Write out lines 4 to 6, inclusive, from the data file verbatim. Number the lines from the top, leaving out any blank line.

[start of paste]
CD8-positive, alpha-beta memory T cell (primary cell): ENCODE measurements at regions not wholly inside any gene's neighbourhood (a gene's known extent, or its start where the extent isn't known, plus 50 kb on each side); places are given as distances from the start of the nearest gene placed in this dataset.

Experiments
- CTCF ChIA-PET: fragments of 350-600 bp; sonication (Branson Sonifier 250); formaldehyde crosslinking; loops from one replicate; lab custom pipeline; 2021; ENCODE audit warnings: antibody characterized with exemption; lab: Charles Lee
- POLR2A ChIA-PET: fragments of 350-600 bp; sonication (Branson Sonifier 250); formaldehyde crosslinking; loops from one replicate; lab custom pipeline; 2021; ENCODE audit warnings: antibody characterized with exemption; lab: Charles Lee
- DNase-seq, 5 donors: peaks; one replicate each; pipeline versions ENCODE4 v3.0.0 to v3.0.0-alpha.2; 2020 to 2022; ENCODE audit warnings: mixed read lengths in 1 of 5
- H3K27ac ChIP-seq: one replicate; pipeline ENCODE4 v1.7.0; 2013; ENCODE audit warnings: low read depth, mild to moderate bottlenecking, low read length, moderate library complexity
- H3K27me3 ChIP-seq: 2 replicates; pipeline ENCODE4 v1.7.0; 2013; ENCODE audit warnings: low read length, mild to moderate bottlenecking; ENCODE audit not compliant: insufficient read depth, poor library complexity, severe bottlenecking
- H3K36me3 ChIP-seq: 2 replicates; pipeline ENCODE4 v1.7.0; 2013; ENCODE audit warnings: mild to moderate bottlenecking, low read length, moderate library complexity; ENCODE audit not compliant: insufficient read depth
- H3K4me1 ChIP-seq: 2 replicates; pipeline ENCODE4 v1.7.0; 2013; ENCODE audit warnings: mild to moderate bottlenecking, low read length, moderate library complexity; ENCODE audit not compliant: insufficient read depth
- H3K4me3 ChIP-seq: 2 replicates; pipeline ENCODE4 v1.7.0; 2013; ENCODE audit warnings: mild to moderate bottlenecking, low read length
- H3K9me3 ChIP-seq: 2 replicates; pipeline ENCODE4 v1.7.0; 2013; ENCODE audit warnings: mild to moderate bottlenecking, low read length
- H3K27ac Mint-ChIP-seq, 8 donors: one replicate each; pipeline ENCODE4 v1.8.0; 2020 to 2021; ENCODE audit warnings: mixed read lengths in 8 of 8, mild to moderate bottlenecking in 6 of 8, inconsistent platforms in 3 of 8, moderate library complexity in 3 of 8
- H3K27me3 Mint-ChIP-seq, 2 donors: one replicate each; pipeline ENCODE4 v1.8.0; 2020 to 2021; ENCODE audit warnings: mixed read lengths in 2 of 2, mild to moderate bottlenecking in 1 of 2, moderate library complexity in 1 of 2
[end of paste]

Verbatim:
- POLR2A ChIA-PET: fragments of 350-600 bp; sonication (Branson Sonifier 250); formaldehyde crosslinking; loops from one replicate; lab custom pipeline; 2021; ENCODE audit warnings: antibody characterized with exemption; lab: Charles Lee
- DNase-seq, 5 donors: peaks; one replicate each; pipeline versions ENCODE4 v3.0.0 to v3.0.0-alpha.2; 2020 to 2022; ENCODE audit warnings: mixed read lengths in 1 of 5
- H3K27ac ChIP-seq: one replicate; pipeline ENCODE4 v1.7.0; 2013; ENCODE audit warnings: low read depth, mild to moderate bottlenecking, low read length, moderate library complexity